The two traditional alliances are faced with various competitors in the majority Sunni populated provinces, such as al-Anbar and Salahadden; the new rivals control high ranking government offices which might assist them to influence the course of the elections by using government powers and influencing staff of election commission’s offices as well as the political money flow which raised the price of the electronic voting card in some Sunni provinces to about USD100, according to voters’ witnesses and the implicit recognition of senior officials, including the prime minister and the commission itself.

However, in addition to these traditional and newly emerged groups, a number of Sunni political figures have joined the alliance of prime minister Haider al-Abadi, namely the former defense minister Khalid al-Obeidi, who is viewed by many as al-Abadi’s gate to win a broad Sunni audience due to what the former has in term of supporters at the national level, despite his expulsion in the parliament with the support of the vice president Al-Maliki’s MPs.

“Family and tribal affiliation in Sunni areas remain the decisive factor in the elections.”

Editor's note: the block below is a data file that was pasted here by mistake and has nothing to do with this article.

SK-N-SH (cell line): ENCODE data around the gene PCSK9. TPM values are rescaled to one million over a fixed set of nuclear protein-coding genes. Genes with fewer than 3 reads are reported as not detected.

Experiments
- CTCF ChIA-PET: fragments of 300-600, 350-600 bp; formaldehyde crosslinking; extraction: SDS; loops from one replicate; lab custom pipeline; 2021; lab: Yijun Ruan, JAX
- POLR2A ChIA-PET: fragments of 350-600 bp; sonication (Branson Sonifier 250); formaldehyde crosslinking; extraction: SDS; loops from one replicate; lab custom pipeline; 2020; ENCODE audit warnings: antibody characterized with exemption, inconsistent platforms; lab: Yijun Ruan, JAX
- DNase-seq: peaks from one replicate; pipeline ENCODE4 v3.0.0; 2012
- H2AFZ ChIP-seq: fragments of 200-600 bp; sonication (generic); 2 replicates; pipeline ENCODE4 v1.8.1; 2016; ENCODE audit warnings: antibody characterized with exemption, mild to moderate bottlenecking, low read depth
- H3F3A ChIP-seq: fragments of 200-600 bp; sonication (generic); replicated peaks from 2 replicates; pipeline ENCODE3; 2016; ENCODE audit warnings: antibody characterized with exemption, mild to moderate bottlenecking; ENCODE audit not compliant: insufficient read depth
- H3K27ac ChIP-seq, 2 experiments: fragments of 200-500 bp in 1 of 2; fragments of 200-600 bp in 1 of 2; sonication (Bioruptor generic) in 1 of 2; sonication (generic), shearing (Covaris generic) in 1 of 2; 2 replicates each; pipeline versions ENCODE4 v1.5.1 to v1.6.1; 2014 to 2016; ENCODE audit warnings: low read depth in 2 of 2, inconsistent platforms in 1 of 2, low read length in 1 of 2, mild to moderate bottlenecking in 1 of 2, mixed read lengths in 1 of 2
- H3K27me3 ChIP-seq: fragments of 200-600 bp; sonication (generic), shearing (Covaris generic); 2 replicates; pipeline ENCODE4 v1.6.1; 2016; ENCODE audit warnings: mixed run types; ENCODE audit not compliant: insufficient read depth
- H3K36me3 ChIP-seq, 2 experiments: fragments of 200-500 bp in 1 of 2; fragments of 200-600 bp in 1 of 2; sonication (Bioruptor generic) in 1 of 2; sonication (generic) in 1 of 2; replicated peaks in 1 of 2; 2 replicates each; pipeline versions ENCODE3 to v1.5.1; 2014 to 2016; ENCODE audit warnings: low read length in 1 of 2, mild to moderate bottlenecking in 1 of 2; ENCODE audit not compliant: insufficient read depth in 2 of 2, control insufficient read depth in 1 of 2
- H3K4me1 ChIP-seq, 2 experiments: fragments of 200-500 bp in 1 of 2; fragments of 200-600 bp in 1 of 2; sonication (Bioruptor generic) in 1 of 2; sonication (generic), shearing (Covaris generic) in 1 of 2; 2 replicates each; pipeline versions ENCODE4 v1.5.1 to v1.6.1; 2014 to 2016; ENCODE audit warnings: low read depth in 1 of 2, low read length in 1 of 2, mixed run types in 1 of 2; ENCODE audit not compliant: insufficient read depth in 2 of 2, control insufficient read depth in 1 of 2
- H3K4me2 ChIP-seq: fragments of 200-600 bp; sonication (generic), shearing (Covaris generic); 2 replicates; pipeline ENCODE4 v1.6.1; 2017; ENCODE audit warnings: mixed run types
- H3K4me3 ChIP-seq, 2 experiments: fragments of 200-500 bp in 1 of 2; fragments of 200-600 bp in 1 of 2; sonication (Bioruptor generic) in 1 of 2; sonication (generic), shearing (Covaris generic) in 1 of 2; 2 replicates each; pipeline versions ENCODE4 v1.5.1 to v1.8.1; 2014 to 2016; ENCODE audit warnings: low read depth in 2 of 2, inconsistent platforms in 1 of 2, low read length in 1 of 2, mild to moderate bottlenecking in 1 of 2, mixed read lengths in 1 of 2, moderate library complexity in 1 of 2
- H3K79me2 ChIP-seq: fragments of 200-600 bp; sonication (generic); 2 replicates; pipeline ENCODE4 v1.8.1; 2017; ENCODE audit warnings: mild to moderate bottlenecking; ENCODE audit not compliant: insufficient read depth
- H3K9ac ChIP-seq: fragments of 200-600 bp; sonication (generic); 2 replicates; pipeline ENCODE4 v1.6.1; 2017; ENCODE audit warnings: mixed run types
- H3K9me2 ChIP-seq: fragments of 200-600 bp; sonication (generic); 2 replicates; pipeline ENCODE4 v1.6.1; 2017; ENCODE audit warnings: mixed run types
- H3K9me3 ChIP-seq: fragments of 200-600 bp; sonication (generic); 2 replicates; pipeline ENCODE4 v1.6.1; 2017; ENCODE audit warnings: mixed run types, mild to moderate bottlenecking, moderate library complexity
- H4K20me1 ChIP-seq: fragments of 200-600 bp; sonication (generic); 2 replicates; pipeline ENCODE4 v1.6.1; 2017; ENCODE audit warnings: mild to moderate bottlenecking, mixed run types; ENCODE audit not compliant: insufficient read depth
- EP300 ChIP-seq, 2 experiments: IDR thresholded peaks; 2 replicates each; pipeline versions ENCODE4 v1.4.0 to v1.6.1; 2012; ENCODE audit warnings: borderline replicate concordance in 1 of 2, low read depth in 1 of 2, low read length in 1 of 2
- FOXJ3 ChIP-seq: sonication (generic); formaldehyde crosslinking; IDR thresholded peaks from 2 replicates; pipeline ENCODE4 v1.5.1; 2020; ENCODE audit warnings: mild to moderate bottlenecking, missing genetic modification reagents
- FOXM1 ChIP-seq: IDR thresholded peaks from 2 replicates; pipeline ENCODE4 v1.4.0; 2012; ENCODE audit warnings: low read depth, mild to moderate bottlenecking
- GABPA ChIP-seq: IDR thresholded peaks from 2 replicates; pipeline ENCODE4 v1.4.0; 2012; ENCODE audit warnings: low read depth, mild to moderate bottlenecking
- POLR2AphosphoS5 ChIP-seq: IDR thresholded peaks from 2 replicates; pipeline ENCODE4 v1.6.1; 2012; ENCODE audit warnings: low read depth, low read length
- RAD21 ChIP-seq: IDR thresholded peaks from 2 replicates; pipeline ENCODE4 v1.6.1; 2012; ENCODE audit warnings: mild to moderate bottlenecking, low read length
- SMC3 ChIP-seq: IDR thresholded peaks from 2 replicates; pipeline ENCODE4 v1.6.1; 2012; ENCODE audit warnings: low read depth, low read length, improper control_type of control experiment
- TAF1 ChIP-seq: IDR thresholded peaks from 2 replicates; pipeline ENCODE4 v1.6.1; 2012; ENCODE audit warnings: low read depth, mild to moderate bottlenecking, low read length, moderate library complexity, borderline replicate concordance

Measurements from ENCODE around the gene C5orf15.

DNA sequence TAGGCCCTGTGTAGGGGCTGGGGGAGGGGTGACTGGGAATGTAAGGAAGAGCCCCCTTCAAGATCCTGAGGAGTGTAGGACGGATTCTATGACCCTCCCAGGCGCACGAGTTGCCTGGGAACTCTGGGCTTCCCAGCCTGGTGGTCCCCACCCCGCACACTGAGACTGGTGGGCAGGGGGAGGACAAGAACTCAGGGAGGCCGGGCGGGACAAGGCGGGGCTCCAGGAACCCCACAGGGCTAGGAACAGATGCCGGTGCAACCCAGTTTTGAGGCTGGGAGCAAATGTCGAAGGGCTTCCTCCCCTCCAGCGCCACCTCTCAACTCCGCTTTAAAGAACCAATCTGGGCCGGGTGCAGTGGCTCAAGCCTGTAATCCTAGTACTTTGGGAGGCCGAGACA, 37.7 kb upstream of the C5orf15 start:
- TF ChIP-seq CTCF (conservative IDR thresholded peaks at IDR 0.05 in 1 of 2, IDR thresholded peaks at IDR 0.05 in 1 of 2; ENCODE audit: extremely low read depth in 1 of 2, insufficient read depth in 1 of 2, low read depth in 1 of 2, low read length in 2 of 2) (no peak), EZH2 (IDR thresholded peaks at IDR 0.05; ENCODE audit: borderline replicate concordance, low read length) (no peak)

Traditional Sunni MPs and candidates complain that they may lose their constituents’ trust because their cities ravaged by war against the ISIS; they fear that the Sunni voters either no longer trust their traditional representatives in parliament or because their votes depend largely on their displacement camps’ management and funding parties or those who support them to return. However, other observers say they believe that whatever the changing factors may be, the clan and tribal polarization prevailing in the Sunni areas remains as the decisive factor determining the raising of a candidate in the absence of an inclusive Sunni political project for all parties, amid speculations of greater changes that may occur in the Sunni political representation map in the aftermath of the next parliamentary elections.